Coronavirus in Yorkshire: Crisis must change attitudes towards wasting food

From: John Roberts, St John’s, Wakefield.

People observe social distancing while queuing at a Sainsbury's supermarket at Colton, on the outskirts of Leeds, the day after Prime Minister Boris Johnson put the UK in lockdown to help curb the spread of the coronavirus. Picture: Danny Lawson/PA Wire
People observe social distancing while queuing at a Sainsbury's supermarket at Colton, on the outskirts of Leeds, the day after Prime Minister Boris Johnson put the UK in lockdown to help curb the spread of the coronavirus. Picture: Danny Lawson/PA Wire

The last 30 years has seen an unprecedented increase in the amount of waste in the UK.

I’ve seen perfectly edible food which could be kept in a freezer wantonly chucked away.

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There is also huge waste in the hotel and cruise industries, where the pampered turn away expensive good food for the slightest of reasons.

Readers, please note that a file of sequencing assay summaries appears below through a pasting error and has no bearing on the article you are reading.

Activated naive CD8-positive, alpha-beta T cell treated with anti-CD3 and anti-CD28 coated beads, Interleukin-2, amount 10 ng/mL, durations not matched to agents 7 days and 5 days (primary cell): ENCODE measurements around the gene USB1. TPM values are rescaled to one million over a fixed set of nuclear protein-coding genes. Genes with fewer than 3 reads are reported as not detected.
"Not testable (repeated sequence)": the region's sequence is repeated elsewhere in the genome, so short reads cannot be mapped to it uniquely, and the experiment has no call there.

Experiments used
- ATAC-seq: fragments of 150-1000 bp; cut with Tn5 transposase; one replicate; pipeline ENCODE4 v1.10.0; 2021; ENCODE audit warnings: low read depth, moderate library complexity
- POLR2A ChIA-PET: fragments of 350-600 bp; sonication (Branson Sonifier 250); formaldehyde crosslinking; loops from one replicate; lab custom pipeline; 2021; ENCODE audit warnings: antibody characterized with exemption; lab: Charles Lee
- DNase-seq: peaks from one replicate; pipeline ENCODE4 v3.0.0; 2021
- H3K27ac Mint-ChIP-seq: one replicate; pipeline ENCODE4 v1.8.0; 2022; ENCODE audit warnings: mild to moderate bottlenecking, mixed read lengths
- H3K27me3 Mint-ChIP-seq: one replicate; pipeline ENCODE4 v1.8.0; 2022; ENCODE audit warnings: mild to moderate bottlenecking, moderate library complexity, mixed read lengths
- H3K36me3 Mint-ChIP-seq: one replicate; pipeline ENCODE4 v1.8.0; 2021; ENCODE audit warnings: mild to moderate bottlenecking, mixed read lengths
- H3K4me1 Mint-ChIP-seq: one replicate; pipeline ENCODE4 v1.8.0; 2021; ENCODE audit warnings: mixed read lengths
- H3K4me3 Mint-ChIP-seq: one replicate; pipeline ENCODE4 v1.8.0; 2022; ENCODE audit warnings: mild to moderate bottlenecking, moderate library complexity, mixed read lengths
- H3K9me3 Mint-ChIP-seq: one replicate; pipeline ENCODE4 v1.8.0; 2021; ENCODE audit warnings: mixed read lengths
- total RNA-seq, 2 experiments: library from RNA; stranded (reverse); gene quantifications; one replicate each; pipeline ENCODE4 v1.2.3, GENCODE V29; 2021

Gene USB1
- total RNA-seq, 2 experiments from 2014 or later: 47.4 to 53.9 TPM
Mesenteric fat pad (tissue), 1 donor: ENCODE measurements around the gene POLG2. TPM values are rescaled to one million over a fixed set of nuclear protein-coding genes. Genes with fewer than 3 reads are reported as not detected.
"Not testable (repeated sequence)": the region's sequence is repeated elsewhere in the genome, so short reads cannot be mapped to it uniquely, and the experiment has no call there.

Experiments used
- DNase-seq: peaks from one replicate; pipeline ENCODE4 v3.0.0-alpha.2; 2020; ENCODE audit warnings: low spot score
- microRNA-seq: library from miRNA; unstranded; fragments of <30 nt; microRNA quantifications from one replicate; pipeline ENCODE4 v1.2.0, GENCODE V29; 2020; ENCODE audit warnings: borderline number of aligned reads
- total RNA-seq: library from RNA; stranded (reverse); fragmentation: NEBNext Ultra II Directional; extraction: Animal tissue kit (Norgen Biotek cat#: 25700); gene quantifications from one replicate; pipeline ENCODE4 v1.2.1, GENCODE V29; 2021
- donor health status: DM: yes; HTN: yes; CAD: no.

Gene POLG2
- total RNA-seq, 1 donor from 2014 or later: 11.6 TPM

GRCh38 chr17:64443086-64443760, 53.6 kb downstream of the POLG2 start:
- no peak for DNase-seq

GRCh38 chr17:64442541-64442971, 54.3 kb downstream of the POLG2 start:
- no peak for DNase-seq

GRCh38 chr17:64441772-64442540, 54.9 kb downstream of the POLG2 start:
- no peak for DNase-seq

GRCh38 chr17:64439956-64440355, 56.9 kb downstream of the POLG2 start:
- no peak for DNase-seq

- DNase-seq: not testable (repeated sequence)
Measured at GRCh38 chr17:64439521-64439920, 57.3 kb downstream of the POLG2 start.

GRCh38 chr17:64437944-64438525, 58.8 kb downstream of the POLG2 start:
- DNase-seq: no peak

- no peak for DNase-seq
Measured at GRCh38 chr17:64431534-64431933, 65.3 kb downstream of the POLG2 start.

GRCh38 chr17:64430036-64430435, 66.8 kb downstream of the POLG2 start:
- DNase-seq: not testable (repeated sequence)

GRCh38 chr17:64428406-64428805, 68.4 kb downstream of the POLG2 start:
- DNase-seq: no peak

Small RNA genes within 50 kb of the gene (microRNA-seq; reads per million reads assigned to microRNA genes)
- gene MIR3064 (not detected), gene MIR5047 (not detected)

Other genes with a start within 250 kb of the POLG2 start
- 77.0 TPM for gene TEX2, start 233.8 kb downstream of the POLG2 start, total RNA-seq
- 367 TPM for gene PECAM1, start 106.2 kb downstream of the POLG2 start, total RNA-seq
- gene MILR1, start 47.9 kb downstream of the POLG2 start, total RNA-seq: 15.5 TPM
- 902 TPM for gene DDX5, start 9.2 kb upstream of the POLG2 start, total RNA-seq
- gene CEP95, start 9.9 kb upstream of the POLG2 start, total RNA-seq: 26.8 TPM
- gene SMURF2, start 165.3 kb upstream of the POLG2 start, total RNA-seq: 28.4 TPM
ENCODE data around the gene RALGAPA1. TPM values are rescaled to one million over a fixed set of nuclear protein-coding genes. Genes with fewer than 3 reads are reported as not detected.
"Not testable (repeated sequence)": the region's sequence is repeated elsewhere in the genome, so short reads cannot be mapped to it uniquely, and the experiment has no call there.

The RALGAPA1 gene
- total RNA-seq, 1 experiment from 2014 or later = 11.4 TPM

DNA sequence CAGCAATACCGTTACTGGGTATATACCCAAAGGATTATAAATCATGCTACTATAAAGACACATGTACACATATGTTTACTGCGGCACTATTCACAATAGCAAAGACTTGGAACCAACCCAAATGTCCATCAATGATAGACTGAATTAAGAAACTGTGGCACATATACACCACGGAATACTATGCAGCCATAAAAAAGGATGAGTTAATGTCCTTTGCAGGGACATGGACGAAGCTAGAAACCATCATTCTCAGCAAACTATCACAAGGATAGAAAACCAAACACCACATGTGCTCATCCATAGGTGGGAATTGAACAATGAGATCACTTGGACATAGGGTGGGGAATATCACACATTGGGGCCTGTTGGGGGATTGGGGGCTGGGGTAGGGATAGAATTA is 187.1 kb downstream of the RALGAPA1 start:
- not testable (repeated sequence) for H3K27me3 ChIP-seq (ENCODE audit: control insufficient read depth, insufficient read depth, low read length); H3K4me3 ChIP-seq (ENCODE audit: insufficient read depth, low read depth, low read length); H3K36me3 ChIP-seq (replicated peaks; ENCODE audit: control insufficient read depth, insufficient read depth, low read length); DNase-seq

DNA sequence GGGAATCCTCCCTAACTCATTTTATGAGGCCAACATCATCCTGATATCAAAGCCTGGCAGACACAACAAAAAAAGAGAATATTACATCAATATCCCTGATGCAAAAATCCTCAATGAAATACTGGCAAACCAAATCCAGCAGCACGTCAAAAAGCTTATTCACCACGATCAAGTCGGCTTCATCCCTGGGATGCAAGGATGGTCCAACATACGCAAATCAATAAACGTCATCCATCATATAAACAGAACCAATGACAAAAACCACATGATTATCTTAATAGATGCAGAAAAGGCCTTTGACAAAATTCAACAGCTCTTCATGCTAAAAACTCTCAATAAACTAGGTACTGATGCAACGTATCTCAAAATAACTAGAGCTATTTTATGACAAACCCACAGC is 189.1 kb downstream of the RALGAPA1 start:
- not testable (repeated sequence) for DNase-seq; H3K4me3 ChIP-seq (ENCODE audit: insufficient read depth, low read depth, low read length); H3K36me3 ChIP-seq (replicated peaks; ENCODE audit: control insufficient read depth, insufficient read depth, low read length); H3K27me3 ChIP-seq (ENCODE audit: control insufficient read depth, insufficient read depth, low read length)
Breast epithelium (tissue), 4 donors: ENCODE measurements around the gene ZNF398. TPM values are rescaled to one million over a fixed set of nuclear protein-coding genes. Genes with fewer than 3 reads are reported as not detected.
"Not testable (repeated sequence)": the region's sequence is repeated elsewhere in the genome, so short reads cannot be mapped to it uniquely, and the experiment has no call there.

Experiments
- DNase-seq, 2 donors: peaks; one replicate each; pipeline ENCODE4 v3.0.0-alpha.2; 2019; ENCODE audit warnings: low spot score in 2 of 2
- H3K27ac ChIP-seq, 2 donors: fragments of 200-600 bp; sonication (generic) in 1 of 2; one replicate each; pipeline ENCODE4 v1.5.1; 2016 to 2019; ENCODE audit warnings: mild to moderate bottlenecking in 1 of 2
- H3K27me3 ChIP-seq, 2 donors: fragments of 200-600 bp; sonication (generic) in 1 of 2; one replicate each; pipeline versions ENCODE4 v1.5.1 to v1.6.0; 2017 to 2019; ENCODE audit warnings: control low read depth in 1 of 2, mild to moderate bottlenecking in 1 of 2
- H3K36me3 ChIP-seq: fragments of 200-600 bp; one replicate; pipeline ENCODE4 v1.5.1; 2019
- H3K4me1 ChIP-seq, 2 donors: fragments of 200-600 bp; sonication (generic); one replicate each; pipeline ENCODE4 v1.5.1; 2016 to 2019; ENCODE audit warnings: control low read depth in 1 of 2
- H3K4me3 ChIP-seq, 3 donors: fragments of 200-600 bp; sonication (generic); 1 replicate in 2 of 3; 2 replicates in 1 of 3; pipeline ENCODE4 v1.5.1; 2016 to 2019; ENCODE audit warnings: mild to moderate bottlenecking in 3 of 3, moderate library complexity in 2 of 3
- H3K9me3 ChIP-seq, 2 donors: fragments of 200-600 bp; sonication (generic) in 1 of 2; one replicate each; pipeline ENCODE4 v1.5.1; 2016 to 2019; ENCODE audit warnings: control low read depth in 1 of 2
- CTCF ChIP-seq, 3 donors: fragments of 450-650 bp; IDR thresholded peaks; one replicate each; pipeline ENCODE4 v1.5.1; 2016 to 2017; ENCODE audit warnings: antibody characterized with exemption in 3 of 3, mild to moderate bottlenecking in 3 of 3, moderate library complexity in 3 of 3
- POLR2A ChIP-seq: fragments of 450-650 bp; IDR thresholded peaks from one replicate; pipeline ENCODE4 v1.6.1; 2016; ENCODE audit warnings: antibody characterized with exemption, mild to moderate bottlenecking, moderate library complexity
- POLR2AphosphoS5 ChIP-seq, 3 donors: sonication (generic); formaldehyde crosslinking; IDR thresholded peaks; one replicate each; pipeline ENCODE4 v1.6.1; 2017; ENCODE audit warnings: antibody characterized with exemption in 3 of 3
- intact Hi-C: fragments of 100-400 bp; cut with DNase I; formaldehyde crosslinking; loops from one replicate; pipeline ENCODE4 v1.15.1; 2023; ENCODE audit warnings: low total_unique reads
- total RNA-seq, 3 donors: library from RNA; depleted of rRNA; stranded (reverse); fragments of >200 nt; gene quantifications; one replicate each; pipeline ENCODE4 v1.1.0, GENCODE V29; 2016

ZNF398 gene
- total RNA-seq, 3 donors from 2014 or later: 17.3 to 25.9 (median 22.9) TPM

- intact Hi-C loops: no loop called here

It’s an insult to those who produce our food, to those who risk their lives in the fishing industry, and all the efforts people go to in food shops and the preparation industries.

During this pandemic, we’ve seen supermarket shelves stripped as if by locusts, with little regard for elderly people or vital workers who have not been able to obtain staple foodstuffs.

This crisis should be a game changer in terms of food waste. However, when the crisis ends, we will probably lapse back into our old wasteful habits.